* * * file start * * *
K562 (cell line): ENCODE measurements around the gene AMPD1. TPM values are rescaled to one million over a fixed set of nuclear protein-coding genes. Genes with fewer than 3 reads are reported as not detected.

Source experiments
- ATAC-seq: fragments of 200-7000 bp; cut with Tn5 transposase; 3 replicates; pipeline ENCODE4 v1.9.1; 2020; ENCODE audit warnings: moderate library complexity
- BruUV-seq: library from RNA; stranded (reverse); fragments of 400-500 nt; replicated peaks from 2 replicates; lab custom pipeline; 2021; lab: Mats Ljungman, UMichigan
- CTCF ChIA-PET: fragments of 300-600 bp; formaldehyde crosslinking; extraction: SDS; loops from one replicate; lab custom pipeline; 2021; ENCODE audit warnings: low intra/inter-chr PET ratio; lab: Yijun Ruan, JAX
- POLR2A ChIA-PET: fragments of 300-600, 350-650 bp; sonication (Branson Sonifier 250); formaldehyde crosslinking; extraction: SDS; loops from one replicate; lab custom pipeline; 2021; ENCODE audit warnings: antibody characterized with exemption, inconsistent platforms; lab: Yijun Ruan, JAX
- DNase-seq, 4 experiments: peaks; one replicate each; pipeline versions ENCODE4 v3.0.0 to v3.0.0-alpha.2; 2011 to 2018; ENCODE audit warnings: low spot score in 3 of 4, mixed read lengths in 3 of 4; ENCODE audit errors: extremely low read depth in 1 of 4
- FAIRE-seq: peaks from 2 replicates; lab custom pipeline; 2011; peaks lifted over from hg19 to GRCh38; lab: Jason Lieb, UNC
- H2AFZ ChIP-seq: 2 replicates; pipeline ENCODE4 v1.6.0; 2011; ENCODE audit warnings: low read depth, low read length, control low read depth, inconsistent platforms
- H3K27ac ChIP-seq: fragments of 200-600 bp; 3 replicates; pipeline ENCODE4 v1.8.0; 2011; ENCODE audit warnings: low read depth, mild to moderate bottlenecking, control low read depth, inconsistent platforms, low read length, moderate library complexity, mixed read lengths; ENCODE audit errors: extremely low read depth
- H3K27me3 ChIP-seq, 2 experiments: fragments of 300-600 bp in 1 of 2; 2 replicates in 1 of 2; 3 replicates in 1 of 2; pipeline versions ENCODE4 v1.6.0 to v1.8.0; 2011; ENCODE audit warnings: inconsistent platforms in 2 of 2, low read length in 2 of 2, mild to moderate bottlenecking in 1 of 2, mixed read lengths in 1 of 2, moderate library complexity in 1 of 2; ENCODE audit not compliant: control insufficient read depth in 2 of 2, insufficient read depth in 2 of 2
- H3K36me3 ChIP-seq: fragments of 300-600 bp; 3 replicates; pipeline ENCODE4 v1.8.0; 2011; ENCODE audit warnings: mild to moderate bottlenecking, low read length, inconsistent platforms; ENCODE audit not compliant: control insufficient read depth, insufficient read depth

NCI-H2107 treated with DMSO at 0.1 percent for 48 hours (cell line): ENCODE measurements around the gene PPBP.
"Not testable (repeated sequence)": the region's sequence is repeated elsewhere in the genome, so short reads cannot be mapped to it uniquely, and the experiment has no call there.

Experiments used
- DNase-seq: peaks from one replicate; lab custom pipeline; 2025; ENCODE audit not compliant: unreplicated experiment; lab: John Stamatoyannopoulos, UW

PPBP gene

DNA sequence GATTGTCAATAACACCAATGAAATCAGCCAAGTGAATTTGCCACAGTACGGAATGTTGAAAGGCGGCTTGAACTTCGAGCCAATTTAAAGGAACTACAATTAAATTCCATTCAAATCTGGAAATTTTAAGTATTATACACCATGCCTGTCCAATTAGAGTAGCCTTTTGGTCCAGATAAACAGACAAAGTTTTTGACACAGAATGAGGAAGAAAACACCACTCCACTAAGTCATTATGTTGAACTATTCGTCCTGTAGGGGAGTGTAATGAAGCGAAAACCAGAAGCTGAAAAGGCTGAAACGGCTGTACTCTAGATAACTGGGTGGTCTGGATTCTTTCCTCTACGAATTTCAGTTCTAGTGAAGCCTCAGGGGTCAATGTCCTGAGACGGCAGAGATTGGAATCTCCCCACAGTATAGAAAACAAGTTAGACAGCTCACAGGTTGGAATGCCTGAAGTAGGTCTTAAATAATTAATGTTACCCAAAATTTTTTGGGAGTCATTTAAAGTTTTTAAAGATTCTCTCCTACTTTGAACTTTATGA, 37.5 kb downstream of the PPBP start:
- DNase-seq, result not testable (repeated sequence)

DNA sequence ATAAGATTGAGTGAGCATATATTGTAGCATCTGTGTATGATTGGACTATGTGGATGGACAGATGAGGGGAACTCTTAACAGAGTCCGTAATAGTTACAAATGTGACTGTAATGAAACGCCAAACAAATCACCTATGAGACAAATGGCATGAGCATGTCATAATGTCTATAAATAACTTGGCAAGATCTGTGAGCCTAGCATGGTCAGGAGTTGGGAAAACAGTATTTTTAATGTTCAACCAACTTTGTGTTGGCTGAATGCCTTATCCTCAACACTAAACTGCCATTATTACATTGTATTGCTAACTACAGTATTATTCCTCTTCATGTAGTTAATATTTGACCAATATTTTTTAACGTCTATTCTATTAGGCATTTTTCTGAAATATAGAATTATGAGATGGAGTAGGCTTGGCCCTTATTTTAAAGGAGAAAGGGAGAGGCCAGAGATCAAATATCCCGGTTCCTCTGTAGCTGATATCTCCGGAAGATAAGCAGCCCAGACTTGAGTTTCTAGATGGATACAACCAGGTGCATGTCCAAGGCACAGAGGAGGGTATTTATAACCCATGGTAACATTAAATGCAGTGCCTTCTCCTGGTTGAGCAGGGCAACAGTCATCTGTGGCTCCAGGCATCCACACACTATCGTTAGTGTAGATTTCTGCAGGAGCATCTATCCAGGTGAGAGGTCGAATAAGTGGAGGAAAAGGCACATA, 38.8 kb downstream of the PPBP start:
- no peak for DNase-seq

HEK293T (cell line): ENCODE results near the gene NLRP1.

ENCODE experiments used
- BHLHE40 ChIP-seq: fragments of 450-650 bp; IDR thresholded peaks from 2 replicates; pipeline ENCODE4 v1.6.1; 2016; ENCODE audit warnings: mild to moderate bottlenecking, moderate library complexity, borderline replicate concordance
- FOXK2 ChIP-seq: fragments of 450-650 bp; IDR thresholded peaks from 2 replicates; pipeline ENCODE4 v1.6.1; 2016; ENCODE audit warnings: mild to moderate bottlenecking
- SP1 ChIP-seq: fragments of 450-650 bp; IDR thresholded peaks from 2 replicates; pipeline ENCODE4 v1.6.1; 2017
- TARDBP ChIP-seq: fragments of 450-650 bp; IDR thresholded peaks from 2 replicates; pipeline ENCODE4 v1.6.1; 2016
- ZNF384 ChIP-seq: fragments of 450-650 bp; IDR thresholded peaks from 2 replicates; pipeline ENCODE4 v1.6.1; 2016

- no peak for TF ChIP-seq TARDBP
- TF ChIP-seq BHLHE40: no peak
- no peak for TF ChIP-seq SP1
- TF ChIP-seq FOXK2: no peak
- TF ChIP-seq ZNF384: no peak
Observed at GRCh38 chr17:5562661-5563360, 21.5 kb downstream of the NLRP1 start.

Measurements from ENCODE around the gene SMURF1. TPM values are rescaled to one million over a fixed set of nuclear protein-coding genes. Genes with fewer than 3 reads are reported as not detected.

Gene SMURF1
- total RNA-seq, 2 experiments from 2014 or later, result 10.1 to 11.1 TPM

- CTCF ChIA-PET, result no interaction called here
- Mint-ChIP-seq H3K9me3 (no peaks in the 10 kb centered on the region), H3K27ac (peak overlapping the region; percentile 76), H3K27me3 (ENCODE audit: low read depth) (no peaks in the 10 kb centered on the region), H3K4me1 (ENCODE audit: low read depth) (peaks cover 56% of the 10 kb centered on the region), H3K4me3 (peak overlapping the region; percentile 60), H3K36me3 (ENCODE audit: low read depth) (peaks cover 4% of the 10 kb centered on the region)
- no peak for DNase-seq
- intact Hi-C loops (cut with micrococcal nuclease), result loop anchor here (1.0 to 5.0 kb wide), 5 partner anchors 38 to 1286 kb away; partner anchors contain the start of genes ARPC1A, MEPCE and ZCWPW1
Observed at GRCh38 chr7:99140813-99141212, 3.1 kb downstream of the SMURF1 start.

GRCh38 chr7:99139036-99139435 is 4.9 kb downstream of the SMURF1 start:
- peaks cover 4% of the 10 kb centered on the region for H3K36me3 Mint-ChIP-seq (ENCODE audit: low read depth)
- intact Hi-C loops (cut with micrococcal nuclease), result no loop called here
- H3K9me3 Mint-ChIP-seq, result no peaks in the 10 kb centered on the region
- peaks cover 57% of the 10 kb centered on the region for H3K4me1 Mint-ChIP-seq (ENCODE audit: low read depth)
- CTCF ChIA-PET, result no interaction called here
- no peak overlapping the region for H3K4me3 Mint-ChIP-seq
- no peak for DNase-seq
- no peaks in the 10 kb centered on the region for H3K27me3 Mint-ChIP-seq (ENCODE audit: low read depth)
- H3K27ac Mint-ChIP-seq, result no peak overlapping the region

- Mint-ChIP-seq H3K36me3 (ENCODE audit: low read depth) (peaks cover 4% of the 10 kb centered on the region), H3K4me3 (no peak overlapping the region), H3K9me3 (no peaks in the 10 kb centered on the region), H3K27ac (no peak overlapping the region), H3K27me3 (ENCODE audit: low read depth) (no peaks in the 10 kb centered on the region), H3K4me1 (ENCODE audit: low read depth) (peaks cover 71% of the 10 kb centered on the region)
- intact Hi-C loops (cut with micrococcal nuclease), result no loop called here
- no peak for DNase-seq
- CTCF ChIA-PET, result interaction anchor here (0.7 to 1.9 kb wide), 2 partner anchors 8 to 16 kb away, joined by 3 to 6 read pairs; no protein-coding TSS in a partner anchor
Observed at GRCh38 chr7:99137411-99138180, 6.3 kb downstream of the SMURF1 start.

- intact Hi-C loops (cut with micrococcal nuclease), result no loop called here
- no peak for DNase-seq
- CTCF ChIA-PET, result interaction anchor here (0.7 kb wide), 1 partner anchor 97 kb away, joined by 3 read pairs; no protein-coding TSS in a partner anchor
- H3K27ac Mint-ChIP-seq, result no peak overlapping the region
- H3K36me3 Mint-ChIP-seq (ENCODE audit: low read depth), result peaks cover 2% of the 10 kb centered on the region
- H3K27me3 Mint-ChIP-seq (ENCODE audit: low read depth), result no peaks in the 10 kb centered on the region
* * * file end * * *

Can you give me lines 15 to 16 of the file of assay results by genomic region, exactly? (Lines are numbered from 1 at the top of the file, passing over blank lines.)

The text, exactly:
Experiments used
- DNase-seq: peaks from one replicate; lab custom pipeline; 2025; ENCODE audit not compliant: unreplicated experiment; lab: John Stamatoyannopoulos, UW